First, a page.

Categorizing the film is somewhat difficult. It fits action, comedy, crime, even thriller according to IMDB. TV Tropes’ categorization of it as a Caper seems like the best fit. However, Roger Ebert gave an apt assessment of its fit to this genre: “This isn’t a caper movie at all, it’s an improvisation on caper themes.”
Indeed, the film is driven by characters’ personalities rather than any real complexities in the plot. Each of their heists is an obvious MacGuffin, and though some such as Roger Ebert appreciate this aspect, others have labeled the film as one of the worst sequels ever made. I suppose you can’t expect much, though, out of a film originally intended for John Woo.
rusty looking in slightly right of center
rule of thirds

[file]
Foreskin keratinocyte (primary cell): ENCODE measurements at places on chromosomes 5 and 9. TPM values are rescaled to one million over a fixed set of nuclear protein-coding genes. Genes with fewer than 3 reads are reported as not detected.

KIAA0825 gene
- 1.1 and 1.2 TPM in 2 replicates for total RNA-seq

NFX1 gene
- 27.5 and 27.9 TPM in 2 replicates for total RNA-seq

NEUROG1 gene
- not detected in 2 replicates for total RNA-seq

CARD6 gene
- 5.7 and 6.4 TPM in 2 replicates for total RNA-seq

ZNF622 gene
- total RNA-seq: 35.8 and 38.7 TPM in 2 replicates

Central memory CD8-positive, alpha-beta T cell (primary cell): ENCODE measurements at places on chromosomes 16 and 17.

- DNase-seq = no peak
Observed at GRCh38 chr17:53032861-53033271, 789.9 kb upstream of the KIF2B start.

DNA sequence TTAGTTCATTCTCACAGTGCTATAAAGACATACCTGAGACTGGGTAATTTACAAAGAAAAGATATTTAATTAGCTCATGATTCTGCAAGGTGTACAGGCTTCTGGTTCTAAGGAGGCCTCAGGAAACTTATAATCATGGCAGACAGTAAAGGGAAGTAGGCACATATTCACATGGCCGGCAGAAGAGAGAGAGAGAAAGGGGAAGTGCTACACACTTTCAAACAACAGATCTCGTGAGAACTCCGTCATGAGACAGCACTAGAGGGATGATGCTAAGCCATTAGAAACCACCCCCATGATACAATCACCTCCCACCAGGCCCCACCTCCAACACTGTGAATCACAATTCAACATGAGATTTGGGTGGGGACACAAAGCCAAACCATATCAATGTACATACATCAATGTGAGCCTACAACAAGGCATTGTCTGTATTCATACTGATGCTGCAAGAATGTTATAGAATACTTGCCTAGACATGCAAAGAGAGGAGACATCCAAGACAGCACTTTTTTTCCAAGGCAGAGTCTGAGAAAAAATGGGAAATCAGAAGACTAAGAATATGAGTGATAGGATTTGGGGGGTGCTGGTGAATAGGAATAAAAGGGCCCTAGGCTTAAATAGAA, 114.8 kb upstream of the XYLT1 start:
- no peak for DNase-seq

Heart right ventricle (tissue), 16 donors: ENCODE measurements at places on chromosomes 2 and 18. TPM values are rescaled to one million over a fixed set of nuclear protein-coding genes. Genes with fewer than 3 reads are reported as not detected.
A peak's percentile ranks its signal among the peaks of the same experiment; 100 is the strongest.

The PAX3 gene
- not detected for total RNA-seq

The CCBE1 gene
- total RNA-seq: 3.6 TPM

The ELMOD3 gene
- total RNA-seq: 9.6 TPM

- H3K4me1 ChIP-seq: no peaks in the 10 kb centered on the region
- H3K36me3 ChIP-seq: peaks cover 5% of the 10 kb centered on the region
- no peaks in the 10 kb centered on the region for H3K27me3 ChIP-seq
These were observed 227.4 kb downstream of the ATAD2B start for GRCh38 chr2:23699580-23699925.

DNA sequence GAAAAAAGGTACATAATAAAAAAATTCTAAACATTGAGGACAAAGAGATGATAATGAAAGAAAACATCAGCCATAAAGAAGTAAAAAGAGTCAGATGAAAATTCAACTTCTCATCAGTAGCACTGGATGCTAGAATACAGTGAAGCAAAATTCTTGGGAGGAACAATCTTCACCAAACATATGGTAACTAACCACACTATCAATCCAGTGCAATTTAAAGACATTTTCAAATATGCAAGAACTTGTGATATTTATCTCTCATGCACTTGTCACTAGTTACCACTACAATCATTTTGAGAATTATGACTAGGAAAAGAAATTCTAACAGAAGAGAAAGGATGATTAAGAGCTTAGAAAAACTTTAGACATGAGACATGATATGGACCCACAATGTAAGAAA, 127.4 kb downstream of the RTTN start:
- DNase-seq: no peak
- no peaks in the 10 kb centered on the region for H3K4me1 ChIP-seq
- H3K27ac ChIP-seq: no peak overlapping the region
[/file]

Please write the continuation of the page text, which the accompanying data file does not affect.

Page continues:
rusty appears taller, slightly in front
cuts in front moves left
back to rule of thirds
centered: oprah tv
danny left, in front, rusty right, background, slightly out of focus
then shift rusty in front, danny in back
cut to terry talking, skewed down right
zoom out, still on diagonal
talking to oprah
linus – danny — rusty front left –> back right
all wearing sunglasses, watching the TV in an airport terminal
knocking, footsteps and TV in background
Rusty starts talking, giving information
Danny sniffs – says he just bit into a pepper
Rusty takes agency, pushes/contradicts Danny, asks if he was watching Oprah
Danny says happy for kids
asks about status in Mexico, tries to bring back to business
instead discuss Oprah more, more sniffs
Terry talking to Oprah about his charity
clearly lying – charitable donation not in character for him
finally apparent that Danny was crying
At first tries to deny that he was watching, but then talks about the show, clearly affected by what was going on
camera shifts to rusty in focus as he is affected by the show as well
Terry is centered as he talks about donation face and tone don’t seem as affected by the inspiration for his donation as he claims
Linus looks skeptical, Danny looks amused, Rusty is difficult to read, all of them have partially occluded expressions because of the sunglasses